Belgium, (Brussels Morning Newspaper) The vote on the Animal Welfare report offered the European Parliament (EP) the chance to recommend to the European Commission improvements to inadequate and out of date EU laws for the protection of animals, which currently amount to little more than an all-species regulation dating from 1998. Unfortunately, this turns out to have been an opportunity missed and wasted, since the report, despite its benign title, is light years away from an expressed commitment to protect animal welfare.
With the Commission embarking on a review of animal welfare legislation up until 2023, the EP was presented with the timely opportunity to discuss weaknesses in the current legislation ranging from recurring infringements of key directives, overall inadequate control levels, outdated standards and a pressing need for scientific updates. Instead, this report focuses disproportionately on issues of competitiveness and cost and fails to provide clear directions either for farmers wishing to get out of the production intensification race or for citizens wishing to see a higher set of standards established and upheld.
And there’s more! The report condones a barbaric practice already banned in Italy — the forced-feeding of animals for the production of foie gras. This entails inserting a tube down the throat of ducks and geese two or three times daily in order to pump large amounts of food into their bodies, far more than they would ingest voluntarily. This causes the suffering animal’s liver to grow or swell to more than ten times its normal size, the purpose being to satisfy the needs of so-called gourmet palates eager to consume the resultant, outsize livers, euphemistically termed a sought-after delicacy. To all intents and purposes, the production of this prized and costly product ignores and/or denies the appalling cruelty the animals undergo each time they are subjected to this repetitive forced feeding process.
In light of this, I can only express my total disappointment at the outcome of this vote by the EP. Clearly, the main aim of the report has been to remind the Commission of the costs and risks involved in raising welfare standards, rather than the need to take a clear look at today’s implementation.
Along with my colleague Anja Hazekamp and others, I signed the amendment to reintroduce the report voted on in the Environment Committee. With the Greens/Efa, I also tried to intervene on the draft text to limit the damage, tabling amendments that were unfortunately rejected. In particular, we submitted an amendment on the issue of force-feeding, calling for an immediate ban on the process.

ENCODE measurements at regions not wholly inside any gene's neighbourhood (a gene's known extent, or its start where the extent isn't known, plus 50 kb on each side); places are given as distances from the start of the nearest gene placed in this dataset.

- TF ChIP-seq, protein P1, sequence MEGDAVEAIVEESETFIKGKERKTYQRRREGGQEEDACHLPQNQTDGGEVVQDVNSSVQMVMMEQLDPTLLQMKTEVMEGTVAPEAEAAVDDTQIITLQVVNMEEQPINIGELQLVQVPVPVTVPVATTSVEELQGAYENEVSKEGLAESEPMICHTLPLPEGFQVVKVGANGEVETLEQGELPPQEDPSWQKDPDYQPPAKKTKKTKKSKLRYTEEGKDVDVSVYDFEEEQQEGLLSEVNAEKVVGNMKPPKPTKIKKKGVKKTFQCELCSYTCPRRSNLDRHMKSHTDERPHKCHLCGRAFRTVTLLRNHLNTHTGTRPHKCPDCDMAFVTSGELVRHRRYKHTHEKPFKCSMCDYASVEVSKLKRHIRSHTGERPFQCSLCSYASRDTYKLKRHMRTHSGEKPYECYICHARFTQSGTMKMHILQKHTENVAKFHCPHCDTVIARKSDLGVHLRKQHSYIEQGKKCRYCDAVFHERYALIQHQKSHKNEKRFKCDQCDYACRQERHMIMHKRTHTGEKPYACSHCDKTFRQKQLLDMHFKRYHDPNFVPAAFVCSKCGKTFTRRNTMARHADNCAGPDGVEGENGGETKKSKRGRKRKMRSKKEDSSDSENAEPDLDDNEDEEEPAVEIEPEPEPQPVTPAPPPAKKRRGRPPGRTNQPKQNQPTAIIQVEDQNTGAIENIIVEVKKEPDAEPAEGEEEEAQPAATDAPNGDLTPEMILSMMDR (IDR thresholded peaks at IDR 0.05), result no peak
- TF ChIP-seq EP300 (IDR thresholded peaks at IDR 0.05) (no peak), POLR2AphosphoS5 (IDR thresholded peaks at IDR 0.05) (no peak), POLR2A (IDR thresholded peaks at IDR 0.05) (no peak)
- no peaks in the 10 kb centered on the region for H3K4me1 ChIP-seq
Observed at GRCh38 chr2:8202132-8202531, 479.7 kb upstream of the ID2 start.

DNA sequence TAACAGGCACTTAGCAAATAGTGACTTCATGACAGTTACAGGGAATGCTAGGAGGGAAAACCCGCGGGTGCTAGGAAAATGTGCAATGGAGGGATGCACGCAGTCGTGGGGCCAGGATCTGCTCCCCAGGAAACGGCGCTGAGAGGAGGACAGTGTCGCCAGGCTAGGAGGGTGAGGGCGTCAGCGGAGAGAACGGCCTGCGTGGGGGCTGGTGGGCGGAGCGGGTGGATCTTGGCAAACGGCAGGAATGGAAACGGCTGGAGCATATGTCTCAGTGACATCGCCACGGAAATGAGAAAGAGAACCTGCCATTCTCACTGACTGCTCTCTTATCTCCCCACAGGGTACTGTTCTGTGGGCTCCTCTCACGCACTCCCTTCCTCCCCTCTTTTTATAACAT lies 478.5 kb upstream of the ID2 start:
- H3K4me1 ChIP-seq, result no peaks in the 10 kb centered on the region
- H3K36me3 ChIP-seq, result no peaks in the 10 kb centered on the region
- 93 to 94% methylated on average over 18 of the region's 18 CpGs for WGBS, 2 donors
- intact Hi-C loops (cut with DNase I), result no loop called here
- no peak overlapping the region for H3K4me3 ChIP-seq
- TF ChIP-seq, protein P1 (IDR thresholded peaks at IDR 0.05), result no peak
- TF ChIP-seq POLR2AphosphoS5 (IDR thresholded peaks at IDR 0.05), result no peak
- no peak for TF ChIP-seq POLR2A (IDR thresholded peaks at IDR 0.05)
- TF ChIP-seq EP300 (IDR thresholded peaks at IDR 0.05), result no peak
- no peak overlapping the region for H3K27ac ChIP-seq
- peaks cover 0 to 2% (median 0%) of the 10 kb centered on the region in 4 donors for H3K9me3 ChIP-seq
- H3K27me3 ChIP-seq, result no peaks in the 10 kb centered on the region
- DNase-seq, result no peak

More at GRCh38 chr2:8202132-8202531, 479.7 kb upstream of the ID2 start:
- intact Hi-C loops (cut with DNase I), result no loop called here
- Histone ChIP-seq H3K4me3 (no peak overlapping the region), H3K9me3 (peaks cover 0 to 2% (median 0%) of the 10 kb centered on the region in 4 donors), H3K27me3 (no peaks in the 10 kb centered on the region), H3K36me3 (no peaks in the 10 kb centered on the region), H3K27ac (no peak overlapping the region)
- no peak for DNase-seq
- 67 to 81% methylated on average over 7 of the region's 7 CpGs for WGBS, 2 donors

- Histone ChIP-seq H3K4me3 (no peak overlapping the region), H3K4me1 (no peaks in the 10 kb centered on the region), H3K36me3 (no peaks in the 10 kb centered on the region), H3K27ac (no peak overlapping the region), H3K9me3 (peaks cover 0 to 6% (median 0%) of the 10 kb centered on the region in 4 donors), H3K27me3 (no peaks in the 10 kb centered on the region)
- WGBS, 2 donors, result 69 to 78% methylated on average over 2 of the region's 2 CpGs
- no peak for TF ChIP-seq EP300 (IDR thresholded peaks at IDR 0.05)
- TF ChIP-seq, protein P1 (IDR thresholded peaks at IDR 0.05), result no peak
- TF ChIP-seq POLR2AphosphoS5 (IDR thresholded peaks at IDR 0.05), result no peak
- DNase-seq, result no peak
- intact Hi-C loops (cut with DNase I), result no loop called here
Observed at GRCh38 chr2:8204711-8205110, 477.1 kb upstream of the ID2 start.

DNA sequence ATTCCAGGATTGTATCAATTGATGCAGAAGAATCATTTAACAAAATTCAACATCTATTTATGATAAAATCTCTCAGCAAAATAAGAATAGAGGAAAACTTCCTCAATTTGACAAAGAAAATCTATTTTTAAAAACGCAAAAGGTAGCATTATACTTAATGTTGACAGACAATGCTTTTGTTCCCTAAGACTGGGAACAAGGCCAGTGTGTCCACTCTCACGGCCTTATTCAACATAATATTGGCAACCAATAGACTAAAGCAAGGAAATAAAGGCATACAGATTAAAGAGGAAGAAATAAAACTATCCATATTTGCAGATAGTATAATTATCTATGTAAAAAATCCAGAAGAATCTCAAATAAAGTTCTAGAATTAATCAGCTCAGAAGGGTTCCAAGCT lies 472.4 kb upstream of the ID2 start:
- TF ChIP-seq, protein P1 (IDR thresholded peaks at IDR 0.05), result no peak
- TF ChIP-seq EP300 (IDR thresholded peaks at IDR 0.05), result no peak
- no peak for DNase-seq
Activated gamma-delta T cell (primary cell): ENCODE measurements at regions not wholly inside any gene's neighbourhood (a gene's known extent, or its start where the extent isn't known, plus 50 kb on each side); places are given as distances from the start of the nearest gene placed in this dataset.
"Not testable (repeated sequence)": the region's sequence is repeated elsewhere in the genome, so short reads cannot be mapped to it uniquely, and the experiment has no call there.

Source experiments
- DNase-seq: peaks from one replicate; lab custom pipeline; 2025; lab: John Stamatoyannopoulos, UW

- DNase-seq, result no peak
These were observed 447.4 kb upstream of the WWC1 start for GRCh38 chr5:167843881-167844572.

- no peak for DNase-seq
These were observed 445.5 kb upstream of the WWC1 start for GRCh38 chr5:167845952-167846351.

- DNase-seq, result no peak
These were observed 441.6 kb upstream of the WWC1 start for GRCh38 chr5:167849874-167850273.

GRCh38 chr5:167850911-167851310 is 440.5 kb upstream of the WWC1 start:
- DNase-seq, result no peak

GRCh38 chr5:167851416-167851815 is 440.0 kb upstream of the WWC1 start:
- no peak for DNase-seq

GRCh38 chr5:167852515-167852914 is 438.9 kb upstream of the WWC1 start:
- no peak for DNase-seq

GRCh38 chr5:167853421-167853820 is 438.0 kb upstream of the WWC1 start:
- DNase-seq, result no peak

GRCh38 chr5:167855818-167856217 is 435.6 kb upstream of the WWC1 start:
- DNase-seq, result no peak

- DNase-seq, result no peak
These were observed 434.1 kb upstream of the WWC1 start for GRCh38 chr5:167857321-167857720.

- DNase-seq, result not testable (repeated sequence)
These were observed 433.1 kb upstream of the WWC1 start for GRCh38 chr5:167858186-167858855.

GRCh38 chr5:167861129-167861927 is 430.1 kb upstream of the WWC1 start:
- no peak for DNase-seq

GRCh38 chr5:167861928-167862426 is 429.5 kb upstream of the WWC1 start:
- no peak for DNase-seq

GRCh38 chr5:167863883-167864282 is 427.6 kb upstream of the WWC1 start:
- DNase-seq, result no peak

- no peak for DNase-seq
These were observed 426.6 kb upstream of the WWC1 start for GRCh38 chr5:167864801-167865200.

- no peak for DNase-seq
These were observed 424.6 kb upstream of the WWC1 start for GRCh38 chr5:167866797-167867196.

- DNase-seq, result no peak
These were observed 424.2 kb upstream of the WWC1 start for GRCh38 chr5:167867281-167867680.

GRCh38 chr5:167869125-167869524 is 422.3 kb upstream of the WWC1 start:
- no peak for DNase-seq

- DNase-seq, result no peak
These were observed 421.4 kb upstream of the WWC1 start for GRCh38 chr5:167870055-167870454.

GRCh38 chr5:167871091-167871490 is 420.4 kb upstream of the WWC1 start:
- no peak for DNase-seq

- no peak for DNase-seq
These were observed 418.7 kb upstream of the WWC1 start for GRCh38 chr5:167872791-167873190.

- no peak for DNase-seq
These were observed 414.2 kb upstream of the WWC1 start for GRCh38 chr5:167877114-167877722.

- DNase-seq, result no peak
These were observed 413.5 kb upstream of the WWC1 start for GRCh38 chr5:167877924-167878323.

The current vote should lead to deep reflection all round on the need to eliminate intensive farming, a barbarity for animals, and a constant threat to human health, given that it is one of the major causes of pollution, deforestation, and production of climate-changing gases.
Moreover, we should seriously question the paradox of our food system, which leads us to destroy the natural resources on which we rely to produce food, without being able to feed the world’s population.
In this regard, it is worth considering how unacceptable it is that we live in a world where there are more than 820 million people who do not have enough food, yet, according to the WHO, there are two billion among us who are overweight. Currently, food systems are responsible for 70% of the water extracted from nature, generating up to a third of total human emissions of greenhouse gases and causing 60% of biodiversity loss. In addition, intensive livestock production, on which much of our food system relies, accounts for about 18% of total greenhouse gas emissions — more than the percentage emitted by the entire transport sector.
And yet, as the vote on the report on Animal Welfare shows, we prefer to look the other way, pretending that keeping thousands of animals locked up all their lives in cramped spaces or force-feeding them can truthfully be called a matter of animal welfare.